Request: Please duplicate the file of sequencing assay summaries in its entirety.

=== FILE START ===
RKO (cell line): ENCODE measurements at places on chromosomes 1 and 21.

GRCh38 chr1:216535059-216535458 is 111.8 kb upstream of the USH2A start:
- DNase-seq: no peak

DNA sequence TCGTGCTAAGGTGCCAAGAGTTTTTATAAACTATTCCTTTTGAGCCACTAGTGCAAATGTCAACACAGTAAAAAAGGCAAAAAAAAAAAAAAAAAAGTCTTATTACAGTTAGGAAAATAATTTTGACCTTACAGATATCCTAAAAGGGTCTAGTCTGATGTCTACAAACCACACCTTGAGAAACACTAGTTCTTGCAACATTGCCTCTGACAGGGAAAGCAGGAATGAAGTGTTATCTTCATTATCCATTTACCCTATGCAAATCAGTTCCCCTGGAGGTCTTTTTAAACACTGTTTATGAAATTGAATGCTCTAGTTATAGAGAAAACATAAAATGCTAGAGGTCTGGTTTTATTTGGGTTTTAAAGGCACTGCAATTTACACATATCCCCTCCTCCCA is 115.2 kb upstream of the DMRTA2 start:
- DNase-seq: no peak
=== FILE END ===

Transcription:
RKO (cell line): ENCODE measurements at places on chromosomes 1 and 21.

GRCh38 chr1:216535059-216535458 is 111.8 kb upstream of the USH2A start:
- DNase-seq: no peak

DNA sequence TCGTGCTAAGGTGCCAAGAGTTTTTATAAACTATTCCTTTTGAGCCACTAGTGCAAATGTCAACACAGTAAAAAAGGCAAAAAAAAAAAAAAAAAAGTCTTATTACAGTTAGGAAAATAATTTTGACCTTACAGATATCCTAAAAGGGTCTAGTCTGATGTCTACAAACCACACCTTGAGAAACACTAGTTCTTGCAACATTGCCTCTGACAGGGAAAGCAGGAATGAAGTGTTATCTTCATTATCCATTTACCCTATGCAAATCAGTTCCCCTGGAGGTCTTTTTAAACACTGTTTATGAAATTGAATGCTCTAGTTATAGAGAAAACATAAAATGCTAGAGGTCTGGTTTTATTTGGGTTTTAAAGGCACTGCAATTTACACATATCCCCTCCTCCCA is 115.2 kb upstream of the DMRTA2 start:
- DNase-seq: no peak